A city of beauty and destruction, humor and sadness, growth and stagnation. Where green and red lights mean maybe, and the only thing needed to cross the street is confidence. I’ll admit it, I was afraid of you at first. Fear dissipates with experience, familiarity, knowing.
Imagine you are going on holiday to Disneyland – a man-made paradise for adults and children alike. You’ve seen the pictures and are anticipating this dreamland up until the moment you arrive. You take in the exciting atmosphere, but something is off, something’s not right. Suddenly it occurs to you – Disneyland is deserted, completely empty. There aren’t people, no tourists, and the energy that you anticipated doesn’t exist. What happened here? Why is this paradise a ghost town, a shell of what it once was and has the potential to be?
Yes, I know, I stopped writing. I’ve started countless posts that I’ve abandoned halfway through. I went to Greece with the passionate intention to write about my experience, it’s just that, I’m not sure how to verbalize it, how to share it. I arrived in Leros and jumped into an exciting, emotional, overwhelming, and sad tornado that consumed me until the moment I boarded a tiny plane back to Athens. It’s taken me a few weeks of aimlessly wandering around Europe to sort it all out. Continue reading “Silence”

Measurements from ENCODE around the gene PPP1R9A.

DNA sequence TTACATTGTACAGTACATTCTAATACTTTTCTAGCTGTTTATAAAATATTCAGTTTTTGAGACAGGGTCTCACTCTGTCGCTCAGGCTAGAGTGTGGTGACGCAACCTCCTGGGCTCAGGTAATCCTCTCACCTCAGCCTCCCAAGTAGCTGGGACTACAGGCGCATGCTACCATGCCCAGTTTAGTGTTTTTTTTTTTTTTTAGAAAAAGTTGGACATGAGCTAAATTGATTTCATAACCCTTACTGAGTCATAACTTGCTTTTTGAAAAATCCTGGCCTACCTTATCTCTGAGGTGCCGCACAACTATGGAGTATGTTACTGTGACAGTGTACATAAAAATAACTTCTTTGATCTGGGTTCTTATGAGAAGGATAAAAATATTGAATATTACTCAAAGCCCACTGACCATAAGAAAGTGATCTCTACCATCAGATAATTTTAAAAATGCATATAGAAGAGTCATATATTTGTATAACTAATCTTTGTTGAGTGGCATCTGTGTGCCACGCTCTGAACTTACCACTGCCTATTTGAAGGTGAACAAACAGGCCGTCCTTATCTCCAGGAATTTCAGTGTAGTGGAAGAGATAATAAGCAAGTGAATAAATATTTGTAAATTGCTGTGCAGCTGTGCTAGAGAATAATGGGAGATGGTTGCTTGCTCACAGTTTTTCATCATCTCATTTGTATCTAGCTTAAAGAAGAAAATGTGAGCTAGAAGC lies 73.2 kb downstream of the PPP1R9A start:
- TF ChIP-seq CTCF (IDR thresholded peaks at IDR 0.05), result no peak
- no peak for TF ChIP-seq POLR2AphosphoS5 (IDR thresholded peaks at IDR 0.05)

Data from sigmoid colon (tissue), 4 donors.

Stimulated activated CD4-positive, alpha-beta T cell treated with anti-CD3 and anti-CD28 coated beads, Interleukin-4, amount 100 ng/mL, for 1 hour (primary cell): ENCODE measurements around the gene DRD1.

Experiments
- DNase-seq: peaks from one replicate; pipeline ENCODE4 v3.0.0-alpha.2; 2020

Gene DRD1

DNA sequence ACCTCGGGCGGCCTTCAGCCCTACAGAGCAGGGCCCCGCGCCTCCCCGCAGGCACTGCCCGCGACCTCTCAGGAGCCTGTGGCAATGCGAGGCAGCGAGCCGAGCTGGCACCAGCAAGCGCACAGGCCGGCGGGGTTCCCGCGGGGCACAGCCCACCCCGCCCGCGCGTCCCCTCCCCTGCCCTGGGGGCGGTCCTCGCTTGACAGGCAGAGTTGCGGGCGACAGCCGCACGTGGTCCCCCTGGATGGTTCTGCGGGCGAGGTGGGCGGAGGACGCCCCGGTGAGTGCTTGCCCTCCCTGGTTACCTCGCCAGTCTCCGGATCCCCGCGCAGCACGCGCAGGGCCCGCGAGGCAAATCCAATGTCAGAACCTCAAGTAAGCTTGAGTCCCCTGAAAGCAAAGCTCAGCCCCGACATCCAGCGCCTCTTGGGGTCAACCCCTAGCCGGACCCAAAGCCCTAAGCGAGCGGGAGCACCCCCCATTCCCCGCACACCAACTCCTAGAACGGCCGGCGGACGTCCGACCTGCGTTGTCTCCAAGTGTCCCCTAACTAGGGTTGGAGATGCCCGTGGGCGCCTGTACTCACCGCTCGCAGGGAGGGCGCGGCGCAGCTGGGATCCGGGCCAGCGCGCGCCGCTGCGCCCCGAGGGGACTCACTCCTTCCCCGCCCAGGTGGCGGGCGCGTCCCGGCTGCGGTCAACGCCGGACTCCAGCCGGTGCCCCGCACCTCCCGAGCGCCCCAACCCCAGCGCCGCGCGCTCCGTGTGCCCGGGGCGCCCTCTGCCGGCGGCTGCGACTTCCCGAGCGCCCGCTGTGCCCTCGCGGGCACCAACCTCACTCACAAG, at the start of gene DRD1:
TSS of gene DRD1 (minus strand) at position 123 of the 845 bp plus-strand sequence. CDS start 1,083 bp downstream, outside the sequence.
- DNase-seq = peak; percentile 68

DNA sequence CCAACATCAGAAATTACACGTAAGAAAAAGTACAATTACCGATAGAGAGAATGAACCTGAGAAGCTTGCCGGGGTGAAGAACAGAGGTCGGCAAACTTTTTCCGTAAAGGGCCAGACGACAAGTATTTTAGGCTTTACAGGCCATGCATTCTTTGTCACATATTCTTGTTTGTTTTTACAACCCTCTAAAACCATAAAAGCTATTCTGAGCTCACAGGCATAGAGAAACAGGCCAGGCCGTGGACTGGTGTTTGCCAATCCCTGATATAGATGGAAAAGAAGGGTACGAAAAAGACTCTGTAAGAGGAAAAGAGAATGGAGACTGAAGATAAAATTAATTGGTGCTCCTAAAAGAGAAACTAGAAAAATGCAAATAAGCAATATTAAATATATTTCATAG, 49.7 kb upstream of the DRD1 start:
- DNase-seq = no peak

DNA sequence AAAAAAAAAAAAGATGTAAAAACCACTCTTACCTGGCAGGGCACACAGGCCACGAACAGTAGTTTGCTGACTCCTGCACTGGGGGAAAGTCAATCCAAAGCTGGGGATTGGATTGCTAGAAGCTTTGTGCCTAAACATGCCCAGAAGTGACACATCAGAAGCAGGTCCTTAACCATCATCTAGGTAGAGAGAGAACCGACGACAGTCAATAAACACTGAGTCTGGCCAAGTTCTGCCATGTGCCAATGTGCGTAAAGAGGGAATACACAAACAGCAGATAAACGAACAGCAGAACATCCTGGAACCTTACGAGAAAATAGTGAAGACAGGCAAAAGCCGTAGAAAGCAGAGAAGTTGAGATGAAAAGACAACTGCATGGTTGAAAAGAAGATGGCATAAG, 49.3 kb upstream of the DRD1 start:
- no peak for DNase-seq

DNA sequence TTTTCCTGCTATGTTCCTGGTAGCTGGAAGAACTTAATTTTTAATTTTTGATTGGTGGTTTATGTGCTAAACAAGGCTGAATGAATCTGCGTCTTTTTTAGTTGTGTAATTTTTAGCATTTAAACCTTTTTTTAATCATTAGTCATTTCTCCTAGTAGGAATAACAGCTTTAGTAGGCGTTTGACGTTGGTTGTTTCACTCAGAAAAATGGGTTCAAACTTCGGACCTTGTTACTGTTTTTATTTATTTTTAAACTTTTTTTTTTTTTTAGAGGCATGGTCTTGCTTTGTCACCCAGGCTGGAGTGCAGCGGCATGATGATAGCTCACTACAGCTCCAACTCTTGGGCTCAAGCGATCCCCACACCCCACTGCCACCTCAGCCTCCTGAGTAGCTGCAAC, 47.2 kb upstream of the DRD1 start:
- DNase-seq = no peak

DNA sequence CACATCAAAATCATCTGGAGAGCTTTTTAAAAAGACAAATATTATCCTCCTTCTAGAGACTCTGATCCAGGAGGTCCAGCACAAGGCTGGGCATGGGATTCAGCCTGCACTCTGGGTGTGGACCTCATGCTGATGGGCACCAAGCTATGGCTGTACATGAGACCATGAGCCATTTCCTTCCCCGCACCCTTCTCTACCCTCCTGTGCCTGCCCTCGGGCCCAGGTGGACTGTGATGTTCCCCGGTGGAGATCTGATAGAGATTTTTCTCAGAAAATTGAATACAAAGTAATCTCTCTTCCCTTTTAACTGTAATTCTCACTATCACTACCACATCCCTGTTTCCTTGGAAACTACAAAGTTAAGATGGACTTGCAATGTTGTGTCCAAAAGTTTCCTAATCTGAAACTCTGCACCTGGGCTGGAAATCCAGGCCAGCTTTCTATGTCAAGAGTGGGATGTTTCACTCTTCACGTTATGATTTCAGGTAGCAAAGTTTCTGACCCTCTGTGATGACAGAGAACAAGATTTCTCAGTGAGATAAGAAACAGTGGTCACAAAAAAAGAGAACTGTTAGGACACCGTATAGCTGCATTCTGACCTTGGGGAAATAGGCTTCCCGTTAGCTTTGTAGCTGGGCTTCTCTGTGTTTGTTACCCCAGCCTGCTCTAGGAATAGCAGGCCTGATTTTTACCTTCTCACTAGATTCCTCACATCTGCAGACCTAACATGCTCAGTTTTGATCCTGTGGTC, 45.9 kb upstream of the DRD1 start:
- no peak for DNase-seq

Barbed wire. Fences and barbed wire. A cement court surrounded by high fences and barbed wire. A policed metal gate opens up to gravel, concrete, metal containers and barbed wire. A military truck dumps crates of bread on the slab of concrete surrounded by barbed wire – breakfast. Children run around on the gravel, playing on rocks in the confined, fenced in camp. All I see is barbed wire. Surely this is a prison. No? A refugee camp you call it. Hotspot, a prison to some – Syrians, Kurds, Palestinians, Iranians, Pakistanis a refugee camp to others. Continue reading “Hotspot”
Seemingly, everyone I’ve met since landing in Athens has an opinion about the refugee crisis in Greece – locals, Uber drivers, NGO’s, police, and refugees themselves. Opinions are freely shared with me once I disclose what I’m doing here (teaching yoga in a refugee camp) and I listen, hesitating to form an opinion until I’ve had my own experience on the island of Leros, my home for the next month or so. Continue reading “POC, Refugee, Resident”